With many companies going out of business today, some owners and officers are completely unaware that the IRS can collect the taxes that were owed by the corporation from the responsible corporate parties. This conversion from corporate to individuals is called the trust-fund penalty. It falls under 6672 of the Internal Revenue Code.
A trust fund recovery case begins with unpaid 941 payroll taxes from a corporation. After some period of time, the IRS computer catches up with the unpaid 941’s on corporate cases. These cases are always sent to the field for an examination of the trust fund recovery penalty.
After a series of notices are sent out to the corporation, the case eventually works its way out to the field where an IRS Revenue Officer is assigned the case. After the Revenue Officer goes through necessary office checks, a field call is usually set up to visit the taxpayer at their place of business. After the visit the Revenue Officer will normally make demand for the tax to be paid in full or work out some sort of payment plan. In most of these cases payment cannot be made in full to pay the IRS tax liability. In these situations, the Revenue Officer normally makes a decision that the best way to secure the governments interest is to make sure that the corporate officers who are responsible for paying the tax are set up with an individual liability to pay these 941 taxes. This is called setting up the trust fund liability.
These assessments become linked with the individuals. The assessments are made as though you would owe personal income tax. The code section that deals with this administrative procedure is Section 6672. Multiple individuals may be set up as responsible parties.
The revenue officer goes through a number of items to determine who is responsible. After 10 years on the job, it does not take a long time for the IRS Agent to figure this out. It is usually obvious who the responsible parties are. Below are some of the check lists used.
Step#1 – Find out who is responsible to follow the money. That is, who signed checks and who benefited from profits. The Internal Revenue Service is looking for who controlled the money. The IRS can ask the company to cooperate by asking for checks to review signatures. Or, the IRS can directly summons the bank to see who is on the bank signature cards and who signed the majority of the business checks. This usually points them in the right direction.
Step #2 – Who signed the 941’s, who is responsible for the preparation and signing of the tax forms? Anyone in the chain of events that had knowledge or authority may be held liable by the IRS. The fear of the IRS agent asking company staff questions can be very unnerving and the IRS agents on these types of cases are trained to get to the truth.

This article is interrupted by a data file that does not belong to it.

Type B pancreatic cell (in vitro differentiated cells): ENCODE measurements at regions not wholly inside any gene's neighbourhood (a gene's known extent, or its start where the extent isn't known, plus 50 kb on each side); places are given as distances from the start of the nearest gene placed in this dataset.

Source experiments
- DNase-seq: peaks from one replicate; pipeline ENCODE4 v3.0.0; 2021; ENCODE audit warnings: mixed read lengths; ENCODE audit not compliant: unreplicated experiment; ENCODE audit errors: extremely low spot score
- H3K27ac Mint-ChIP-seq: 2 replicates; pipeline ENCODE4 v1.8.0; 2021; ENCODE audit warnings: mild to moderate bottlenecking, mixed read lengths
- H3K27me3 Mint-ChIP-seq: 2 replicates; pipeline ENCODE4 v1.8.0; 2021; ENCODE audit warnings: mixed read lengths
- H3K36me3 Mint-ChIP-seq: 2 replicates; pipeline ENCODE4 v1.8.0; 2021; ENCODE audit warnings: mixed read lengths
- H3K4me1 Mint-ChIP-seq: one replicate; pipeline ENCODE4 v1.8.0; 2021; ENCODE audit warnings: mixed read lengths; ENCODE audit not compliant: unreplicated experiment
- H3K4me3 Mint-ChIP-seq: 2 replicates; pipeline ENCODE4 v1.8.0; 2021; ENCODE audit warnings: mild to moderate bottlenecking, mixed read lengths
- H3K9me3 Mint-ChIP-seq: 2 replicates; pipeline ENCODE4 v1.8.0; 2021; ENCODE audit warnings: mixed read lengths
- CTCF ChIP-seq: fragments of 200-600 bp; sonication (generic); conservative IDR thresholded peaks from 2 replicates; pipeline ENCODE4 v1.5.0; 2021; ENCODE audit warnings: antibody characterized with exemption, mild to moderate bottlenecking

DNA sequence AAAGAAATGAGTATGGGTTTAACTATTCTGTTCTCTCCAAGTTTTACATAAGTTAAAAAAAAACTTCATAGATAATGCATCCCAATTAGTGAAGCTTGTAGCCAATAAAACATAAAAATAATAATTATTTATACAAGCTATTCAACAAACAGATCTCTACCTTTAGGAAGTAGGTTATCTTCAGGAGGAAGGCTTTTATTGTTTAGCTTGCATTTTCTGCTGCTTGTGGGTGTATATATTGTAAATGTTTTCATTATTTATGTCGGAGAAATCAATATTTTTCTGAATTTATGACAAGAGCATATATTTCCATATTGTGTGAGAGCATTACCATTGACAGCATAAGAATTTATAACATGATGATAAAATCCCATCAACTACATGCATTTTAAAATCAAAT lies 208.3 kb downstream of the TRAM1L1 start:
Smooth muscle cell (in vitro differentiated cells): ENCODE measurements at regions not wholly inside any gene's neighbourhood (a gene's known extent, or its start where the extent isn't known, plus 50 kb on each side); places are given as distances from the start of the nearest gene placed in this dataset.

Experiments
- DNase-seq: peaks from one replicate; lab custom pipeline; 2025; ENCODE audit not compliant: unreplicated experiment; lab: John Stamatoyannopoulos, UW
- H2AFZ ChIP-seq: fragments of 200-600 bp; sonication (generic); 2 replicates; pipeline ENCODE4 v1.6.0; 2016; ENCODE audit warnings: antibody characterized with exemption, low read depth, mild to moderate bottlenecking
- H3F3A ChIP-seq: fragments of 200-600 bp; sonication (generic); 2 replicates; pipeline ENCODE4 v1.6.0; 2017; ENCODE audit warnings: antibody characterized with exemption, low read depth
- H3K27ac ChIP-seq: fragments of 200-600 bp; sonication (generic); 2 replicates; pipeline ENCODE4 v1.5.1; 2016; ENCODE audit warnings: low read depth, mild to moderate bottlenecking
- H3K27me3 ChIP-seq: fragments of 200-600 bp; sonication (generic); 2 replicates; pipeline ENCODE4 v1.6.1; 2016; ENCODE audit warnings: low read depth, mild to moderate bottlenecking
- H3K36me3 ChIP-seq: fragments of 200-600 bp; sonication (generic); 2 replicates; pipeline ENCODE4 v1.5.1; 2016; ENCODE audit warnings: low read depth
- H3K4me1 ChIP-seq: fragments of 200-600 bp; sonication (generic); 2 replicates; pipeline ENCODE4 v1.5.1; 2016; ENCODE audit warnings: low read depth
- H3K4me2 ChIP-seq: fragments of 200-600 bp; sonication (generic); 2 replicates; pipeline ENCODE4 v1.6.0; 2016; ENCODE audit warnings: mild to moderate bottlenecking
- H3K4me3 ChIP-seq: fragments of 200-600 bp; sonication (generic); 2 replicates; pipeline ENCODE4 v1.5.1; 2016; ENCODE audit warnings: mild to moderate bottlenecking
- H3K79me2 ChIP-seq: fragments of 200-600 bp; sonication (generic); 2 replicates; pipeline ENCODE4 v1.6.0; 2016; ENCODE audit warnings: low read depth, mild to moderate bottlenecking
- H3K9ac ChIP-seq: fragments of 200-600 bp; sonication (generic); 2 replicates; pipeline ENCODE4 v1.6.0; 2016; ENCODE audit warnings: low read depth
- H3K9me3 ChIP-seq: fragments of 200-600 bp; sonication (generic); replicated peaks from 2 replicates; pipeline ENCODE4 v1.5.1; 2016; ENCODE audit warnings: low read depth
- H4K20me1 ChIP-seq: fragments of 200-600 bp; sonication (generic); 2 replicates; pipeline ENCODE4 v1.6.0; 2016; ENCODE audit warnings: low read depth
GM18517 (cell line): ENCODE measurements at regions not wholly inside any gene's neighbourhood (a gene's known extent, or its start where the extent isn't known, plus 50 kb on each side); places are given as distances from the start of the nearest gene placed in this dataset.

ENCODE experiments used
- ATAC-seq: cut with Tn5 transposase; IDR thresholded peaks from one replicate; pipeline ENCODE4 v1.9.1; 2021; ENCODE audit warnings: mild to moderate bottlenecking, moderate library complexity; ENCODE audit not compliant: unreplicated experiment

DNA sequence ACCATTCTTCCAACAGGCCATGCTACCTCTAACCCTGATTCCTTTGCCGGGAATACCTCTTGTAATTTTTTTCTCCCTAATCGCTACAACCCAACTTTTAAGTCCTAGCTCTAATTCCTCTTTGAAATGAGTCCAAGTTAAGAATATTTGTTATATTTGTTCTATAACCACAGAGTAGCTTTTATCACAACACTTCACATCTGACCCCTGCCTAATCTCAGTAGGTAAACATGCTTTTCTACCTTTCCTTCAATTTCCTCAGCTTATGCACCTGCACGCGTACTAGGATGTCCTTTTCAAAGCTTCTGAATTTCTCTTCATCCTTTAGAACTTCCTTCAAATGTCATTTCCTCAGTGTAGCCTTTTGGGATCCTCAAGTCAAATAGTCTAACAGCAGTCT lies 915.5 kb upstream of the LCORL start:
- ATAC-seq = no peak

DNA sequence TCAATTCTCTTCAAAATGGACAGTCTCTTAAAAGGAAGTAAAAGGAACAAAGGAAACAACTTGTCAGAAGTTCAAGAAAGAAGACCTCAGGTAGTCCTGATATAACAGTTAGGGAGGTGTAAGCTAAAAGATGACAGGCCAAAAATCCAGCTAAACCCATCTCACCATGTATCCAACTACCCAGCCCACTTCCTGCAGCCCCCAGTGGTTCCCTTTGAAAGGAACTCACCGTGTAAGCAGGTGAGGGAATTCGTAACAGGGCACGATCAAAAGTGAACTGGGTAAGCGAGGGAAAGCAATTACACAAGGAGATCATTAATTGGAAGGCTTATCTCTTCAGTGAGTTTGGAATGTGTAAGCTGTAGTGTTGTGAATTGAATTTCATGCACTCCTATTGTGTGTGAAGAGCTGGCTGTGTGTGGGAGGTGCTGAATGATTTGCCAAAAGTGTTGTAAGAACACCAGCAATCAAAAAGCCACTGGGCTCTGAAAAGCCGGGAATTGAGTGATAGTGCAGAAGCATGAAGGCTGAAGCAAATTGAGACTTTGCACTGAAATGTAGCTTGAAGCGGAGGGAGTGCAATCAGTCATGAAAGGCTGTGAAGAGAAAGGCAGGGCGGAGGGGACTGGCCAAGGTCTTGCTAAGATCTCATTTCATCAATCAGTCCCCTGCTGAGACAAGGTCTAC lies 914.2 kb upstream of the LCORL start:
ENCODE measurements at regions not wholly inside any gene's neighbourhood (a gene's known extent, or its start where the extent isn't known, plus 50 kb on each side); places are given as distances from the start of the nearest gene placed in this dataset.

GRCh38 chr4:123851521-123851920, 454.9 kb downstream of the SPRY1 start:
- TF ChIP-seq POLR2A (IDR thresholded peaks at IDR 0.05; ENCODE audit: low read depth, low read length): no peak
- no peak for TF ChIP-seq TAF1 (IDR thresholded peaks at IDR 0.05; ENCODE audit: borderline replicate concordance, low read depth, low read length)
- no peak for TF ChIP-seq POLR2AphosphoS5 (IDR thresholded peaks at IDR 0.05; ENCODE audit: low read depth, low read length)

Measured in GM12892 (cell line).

Step #3 – Who is really in charge? At the end of the day, someone is the decision maker. Who really is that? Find out who really controlled the operations of the company.
Step#4 – Who has the right to hire and fire? Whoever had this responsibility had a lot of influence in the company.
Step#5 – Who had the right to determine financial policy? In other words, who talked with the bank? The bank knows the true officers of the said corporation.
Step#6 – Who has the right to authorize all bills and pay other creditors? When you get to this point it starts to get real obvious who the responsible officers are.
Step#7 – Who had the right to open and close the bank accounts? Only the true officers of the corporation had this authority.
Step#8 – Who guaranteed or co-signed loans? Only someone who had a true vested interest in the company would want to do this.
Step#9 – Who authorized payroll? Even though this can be delegated to anyone, usually the responsible person has an interest in this function.
Step #10 – Who could sign the corporation tax return? This is true evidence of responsibility.
If the IRS does not find out who is responsible after this process, they will ask the neighboring businesses or the landlord. Usually, they all come up with the same person. By the way, whoever signed the lease, is usually a good choice. Another thing the IRS agent uses are the corporate resolutions found at the bank. The IRS also uses a Form 4180 which is a collection interview form that contains several pages of questions. Upon completion, the agent can make the determination easily.
As a former agent, everyone wants to blame the other person, a real who done-it. It is always someone elses fault. A key tip for persons that might be reading this is that if you are in trouble or heading that way, contact a professional to represent you. We at Fresh Start Tax are experienced in these types of IRS Cases. Another tip is if you are making tax payments, write on each check to the IRS, “monies to be applied to trust-fund only.” If you do that, each payment will be applied to the trust fund tax and not go to penalties and interest. A final tip, if you do not like the revenue officer’s findings, you can always take your case to appeals.